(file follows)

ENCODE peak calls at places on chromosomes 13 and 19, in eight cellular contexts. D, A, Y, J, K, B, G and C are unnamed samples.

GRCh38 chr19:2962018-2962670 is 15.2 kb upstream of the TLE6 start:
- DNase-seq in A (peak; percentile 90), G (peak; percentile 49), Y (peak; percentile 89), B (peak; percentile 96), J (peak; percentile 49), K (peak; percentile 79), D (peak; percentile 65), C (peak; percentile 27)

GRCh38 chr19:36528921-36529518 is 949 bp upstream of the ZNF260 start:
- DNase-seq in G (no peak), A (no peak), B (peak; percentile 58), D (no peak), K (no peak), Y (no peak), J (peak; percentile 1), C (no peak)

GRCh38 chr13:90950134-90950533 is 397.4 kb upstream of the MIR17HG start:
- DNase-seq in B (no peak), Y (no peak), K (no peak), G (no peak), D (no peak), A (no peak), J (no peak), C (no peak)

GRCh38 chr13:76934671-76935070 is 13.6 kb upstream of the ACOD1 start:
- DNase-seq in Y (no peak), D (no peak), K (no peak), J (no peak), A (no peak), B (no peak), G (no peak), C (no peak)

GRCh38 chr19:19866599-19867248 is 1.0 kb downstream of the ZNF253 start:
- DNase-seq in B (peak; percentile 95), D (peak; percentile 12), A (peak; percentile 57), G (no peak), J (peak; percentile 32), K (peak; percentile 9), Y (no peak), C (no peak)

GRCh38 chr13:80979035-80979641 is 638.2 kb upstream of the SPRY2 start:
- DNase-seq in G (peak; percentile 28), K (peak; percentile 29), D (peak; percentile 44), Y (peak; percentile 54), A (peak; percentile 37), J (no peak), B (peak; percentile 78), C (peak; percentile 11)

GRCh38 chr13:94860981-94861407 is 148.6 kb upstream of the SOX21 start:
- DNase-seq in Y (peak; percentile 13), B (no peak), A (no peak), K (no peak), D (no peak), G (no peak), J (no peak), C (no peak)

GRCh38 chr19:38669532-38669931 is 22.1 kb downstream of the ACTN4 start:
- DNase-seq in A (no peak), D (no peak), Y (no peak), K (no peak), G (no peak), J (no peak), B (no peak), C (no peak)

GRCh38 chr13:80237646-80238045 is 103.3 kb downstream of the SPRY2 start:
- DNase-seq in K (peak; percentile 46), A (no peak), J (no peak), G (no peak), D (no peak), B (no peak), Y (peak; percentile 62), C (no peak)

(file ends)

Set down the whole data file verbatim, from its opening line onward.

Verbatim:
ENCODE peak calls at places on chromosomes 13 and 19, in eight cellular contexts. D, A, Y, J, K, B, G and C are unnamed samples.

GRCh38 chr19:2962018-2962670 is 15.2 kb upstream of the TLE6 start:
- DNase-seq in A (peak; percentile 90), G (peak; percentile 49), Y (peak; percentile 89), B (peak; percentile 96), J (peak; percentile 49), K (peak; percentile 79), D (peak; percentile 65), C (peak; percentile 27)

GRCh38 chr19:36528921-36529518 is 949 bp upstream of the ZNF260 start:
- DNase-seq in G (no peak), A (no peak), B (peak; percentile 58), D (no peak), K (no peak), Y (no peak), J (peak; percentile 1), C (no peak)

GRCh38 chr13:90950134-90950533 is 397.4 kb upstream of the MIR17HG start:
- DNase-seq in B (no peak), Y (no peak), K (no peak), G (no peak), D (no peak), A (no peak), J (no peak), C (no peak)

GRCh38 chr13:76934671-76935070 is 13.6 kb upstream of the ACOD1 start:
- DNase-seq in Y (no peak), D (no peak), K (no peak), J (no peak), A (no peak), B (no peak), G (no peak), C (no peak)

GRCh38 chr19:19866599-19867248 is 1.0 kb downstream of the ZNF253 start:
- DNase-seq in B (peak; percentile 95), D (peak; percentile 12), A (peak; percentile 57), G (no peak), J (peak; percentile 32), K (peak; percentile 9), Y (no peak), C (no peak)

GRCh38 chr13:80979035-80979641 is 638.2 kb upstream of the SPRY2 start:
- DNase-seq in G (peak; percentile 28), K (peak; percentile 29), D (peak; percentile 44), Y (peak; percentile 54), A (peak; percentile 37), J (no peak), B (peak; percentile 78), C (peak; percentile 11)

GRCh38 chr13:94860981-94861407 is 148.6 kb upstream of the SOX21 start:
- DNase-seq in Y (peak; percentile 13), B (no peak), A (no peak), K (no peak), D (no peak), G (no peak), J (no peak), C (no peak)

GRCh38 chr19:38669532-38669931 is 22.1 kb downstream of the ACTN4 start:
- DNase-seq in A (no peak), D (no peak), Y (no peak), K (no peak), G (no peak), J (no peak), B (no peak), C (no peak)

GRCh38 chr13:80237646-80238045 is 103.3 kb downstream of the SPRY2 start:
- DNase-seq in K (peak; percentile 46), A (no peak), J (no peak), G (no peak), D (no peak), B (no peak), Y (peak; percentile 62), C (no peak)